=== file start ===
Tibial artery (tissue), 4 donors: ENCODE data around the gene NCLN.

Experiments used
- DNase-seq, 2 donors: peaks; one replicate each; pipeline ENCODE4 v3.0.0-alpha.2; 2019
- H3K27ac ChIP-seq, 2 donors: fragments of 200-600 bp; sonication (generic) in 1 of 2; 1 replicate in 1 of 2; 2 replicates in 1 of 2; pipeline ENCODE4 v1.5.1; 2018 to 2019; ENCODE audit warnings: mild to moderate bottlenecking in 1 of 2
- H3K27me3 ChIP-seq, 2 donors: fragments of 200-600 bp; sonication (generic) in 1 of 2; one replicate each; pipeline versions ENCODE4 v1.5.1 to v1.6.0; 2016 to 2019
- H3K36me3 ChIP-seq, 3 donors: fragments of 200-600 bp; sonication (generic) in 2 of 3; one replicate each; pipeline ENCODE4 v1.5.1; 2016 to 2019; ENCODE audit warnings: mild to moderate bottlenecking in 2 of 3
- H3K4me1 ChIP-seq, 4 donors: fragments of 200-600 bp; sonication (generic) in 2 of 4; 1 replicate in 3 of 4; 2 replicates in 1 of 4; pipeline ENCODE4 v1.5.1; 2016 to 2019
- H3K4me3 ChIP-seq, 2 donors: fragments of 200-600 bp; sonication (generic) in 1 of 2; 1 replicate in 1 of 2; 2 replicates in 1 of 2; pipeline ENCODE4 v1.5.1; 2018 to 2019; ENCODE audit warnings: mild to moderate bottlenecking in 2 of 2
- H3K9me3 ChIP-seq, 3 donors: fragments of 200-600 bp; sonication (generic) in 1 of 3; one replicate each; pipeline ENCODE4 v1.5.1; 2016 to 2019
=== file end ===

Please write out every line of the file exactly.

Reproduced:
Tibial artery (tissue), 4 donors: ENCODE data around the gene NCLN.

Experiments used
- DNase-seq, 2 donors: peaks; one replicate each; pipeline ENCODE4 v3.0.0-alpha.2; 2019
- H3K27ac ChIP-seq, 2 donors: fragments of 200-600 bp; sonication (generic) in 1 of 2; 1 replicate in 1 of 2; 2 replicates in 1 of 2; pipeline ENCODE4 v1.5.1; 2018 to 2019; ENCODE audit warnings: mild to moderate bottlenecking in 1 of 2
- H3K27me3 ChIP-seq, 2 donors: fragments of 200-600 bp; sonication (generic) in 1 of 2; one replicate each; pipeline versions ENCODE4 v1.5.1 to v1.6.0; 2016 to 2019
- H3K36me3 ChIP-seq, 3 donors: fragments of 200-600 bp; sonication (generic) in 2 of 3; one replicate each; pipeline ENCODE4 v1.5.1; 2016 to 2019; ENCODE audit warnings: mild to moderate bottlenecking in 2 of 3
- H3K4me1 ChIP-seq, 4 donors: fragments of 200-600 bp; sonication (generic) in 2 of 4; 1 replicate in 3 of 4; 2 replicates in 1 of 4; pipeline ENCODE4 v1.5.1; 2016 to 2019
- H3K4me3 ChIP-seq, 2 donors: fragments of 200-600 bp; sonication (generic) in 1 of 2; 1 replicate in 1 of 2; 2 replicates in 1 of 2; pipeline ENCODE4 v1.5.1; 2018 to 2019; ENCODE audit warnings: mild to moderate bottlenecking in 2 of 2
- H3K9me3 ChIP-seq, 3 donors: fragments of 200-600 bp; sonication (generic) in 1 of 3; one replicate each; pipeline ENCODE4 v1.5.1; 2016 to 2019